811.348 Z 4/68: Telegram

The Secretary of State to the Ambassador in Great Britain ( Harvey )

590. Your 803 October 6, 4 p.m.

In replying to the British note of October 4, you are instructed to present the following to the Foreign Office:

“The Government of the United States has carefully considered the reply of His Majesty’s Government, dated October the 4th, and is unable to perceive that any new arguments are advanced therein which have not already received serious consideration. While this Government is aware that certain technical difficulties may attend the construction in Germany of an airship for the United States, it is at the same time most firmly convinced that the justice of its claim more than outweighs the objections raised in the British note.

This Government cannot accept the argument that the rules for distinguishing between civil and military aircraft are applicable in this case, holding as it does that these rules were drafted to cover German aircraft, but not aircraft constructed in Germany for the allied and associated powers in just compensation for material illegally destroyed by Germany.

Neither can this Government accept the intimation that the United States has forfeited any of its rights in this connection by not ratifying the treaty. Although the United States did not participate in the distribution of the remaining German airships it never gave up any of its rights to share therein on an equal footing with other nations.

Although fully in sympathy with the desire of His Majesty’s Government for the prompt return of normal relations between Germany [Page 65] and the Allies this Government cannot share the apprehension expressed in the note of October 4th that the presence at Friedrichs haven of the comparatively small number of men necessary to construct this airship will in any way delay or endanger the restoration of peaceful conditions.

In dealing with the question raised in paragraph 8 of the note under reference the attention of the British Government is invited to decision number 1491 of August 17, 1921, whereby the reparation commission confirmed decision 966 of February 22, 1921, which in summary states that the plant, material and arms surrendered by Germany in accordance with Part V of the Treaty of Versailles are to be divided into two sections: 1, material which has certain value as being capable of economic use, for which Germany is to be credited on reparation account; 2, material ‘which has no value as being capable of economic employment and must in consequence be considered as being of a military nature.’ The latter material is not to be credited to Germany on reparation account.

The two categories are distinguished as follows: ‘In general the distinction between these two categories will result from the incorporation of any of the said material, plant, et cetera, in one of the aeronautical, naval or military establishments of one of the Allied and Associated Powers.’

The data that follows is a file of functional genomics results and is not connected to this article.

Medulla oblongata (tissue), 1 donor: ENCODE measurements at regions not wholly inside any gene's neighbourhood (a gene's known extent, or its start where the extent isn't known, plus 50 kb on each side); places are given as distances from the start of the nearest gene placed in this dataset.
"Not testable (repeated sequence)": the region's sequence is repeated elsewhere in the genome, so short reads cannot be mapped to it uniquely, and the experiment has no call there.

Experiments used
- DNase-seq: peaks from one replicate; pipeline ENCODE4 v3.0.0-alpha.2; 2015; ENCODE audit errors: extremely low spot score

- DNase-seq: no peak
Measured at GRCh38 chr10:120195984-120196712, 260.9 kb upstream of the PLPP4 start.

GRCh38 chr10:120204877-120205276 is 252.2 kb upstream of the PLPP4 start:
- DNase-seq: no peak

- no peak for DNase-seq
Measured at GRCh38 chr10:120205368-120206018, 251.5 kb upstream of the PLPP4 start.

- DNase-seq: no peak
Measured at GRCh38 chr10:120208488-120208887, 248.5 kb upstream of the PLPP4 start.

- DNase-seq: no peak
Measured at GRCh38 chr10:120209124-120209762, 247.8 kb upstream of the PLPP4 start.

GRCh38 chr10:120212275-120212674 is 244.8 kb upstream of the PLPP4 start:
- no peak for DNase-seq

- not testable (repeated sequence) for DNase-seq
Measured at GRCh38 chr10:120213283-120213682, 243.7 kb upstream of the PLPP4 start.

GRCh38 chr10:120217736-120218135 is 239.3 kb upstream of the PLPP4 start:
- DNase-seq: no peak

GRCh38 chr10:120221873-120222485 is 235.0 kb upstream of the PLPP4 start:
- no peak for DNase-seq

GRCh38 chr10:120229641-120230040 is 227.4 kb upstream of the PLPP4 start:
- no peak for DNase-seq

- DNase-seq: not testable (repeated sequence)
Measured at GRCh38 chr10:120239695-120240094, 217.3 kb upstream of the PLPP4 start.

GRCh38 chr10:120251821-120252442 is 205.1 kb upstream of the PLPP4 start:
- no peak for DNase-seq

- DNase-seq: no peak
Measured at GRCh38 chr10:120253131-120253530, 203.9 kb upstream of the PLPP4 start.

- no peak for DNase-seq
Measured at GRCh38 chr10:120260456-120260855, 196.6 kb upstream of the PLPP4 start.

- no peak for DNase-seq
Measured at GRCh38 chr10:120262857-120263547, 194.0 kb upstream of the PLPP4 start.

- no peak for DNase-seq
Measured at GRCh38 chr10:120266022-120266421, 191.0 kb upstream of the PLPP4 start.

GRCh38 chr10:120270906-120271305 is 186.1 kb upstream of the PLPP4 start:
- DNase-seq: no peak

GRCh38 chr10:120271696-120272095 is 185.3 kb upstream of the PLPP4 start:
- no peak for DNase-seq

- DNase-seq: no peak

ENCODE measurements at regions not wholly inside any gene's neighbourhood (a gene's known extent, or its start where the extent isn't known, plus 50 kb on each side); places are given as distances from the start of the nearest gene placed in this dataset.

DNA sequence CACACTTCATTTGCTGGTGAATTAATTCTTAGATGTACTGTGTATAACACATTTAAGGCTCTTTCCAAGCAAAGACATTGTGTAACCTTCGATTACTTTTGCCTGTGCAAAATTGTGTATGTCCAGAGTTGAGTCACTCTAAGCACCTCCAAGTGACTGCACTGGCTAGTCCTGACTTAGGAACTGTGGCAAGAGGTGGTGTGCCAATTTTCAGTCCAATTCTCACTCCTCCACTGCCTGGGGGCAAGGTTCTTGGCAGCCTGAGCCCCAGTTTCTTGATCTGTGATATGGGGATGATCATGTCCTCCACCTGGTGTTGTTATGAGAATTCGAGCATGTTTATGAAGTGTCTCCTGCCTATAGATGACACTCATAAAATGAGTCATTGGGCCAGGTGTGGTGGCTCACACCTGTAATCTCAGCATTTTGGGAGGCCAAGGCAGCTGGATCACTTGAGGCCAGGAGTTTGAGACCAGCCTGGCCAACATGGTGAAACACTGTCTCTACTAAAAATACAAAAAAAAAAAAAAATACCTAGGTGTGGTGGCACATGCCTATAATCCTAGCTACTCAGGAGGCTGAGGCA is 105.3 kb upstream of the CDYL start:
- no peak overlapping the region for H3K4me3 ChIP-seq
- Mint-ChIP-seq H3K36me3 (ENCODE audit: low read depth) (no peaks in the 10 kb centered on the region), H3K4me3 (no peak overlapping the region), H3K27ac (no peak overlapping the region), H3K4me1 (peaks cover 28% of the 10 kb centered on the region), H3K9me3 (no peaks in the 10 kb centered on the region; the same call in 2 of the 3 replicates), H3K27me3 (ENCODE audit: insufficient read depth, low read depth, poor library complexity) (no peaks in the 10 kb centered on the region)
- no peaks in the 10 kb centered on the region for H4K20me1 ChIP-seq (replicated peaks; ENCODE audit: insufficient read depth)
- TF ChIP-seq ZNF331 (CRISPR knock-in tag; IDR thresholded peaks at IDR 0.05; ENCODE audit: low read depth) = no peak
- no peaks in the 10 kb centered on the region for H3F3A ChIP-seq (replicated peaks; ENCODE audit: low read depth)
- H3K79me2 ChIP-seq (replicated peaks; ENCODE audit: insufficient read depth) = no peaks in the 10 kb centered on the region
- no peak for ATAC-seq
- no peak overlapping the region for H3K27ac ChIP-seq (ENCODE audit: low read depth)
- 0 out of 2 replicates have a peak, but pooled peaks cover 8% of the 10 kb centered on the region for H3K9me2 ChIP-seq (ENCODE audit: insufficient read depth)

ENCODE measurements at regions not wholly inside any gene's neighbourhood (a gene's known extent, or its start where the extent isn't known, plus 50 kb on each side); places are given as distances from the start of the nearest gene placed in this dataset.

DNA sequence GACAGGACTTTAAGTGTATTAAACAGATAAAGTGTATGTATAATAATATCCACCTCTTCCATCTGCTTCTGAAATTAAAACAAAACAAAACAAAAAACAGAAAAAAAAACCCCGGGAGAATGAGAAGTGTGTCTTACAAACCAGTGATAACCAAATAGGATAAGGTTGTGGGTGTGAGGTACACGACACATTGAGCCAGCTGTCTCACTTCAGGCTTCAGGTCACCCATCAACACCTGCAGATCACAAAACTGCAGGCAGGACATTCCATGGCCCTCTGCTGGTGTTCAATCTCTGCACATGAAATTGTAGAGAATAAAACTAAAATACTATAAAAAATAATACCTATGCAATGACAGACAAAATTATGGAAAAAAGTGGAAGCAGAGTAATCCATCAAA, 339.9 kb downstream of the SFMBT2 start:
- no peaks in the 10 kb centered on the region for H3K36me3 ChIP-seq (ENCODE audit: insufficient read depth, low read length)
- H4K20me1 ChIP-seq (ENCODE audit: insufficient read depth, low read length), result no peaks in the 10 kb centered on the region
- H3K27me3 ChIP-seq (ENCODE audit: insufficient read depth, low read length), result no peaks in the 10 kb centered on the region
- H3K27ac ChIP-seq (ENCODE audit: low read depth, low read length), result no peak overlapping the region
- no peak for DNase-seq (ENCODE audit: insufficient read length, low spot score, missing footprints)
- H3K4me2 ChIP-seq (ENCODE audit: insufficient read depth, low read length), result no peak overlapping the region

From the above ruling it is evident that the airships delivered by Germany to the Allies and incorporated in their military establishments, together with the ship of this same category now claimed by the United States, do not come within the jurisdiction of the Reparation Commission, and their value is not to be credited to Germany on reparations account.

Furthermore, as stated in Annex 651a, of the Reparation Commission, dated February 5, 1921, ‘as the result of a protest from the Committee on the Air Clauses, the Ambassadors Conference however decided on June 5, 1920, that the proceeds of the sale of aeronautical material were attributed entirely to the Allied and Associated Powers in the proportions fixed by the Supreme Council on September 29, 1919, and that they should not be credited to Germany on reparation account.’

It is evident, therefore, that both the Reparation Commission and the Conference of Ambassadors have gone on record that aeronautical material such as required by the United States is not to be credited to Germany on reparation account.

In brief the Government of the United States takes this position; that the destroyed airships were a part of the aeronautical material which, under the terms of the armistice, Germany was to keep immobilized and at the disposal of the Allied and Associated Powers; when these ships were destroyed, their character as military material due the victorious powers was in no way destroyed; the mere fact that Germany, in order to fulfill her recognized obligations, must construct an airship has no significance.

This Government therefore is unable to agree with the British contention that the consequences involved in the granting of the request contained in the Embassy’s memorandum number 203 of September 22 are of such moment as to warrant the abandonment of its claim to an airship of the type already delivered by Germany [Page 66] to England and France, and, actuated by a spirit of friendliness and the desire for reciprocal good will, requests His Majesty’s Government to reopen the question for the further consideration which its proper settlement so clearly requires.”

A copy of this telegram should be sent to the Paris Embassy for its information and for Boyden47 with the request that if the Commission contemplates any decision contrary to the views expressed herein he should request postponement and report.

  1. Roland W. Boyden, American unofficial representative on the Reparation Commission.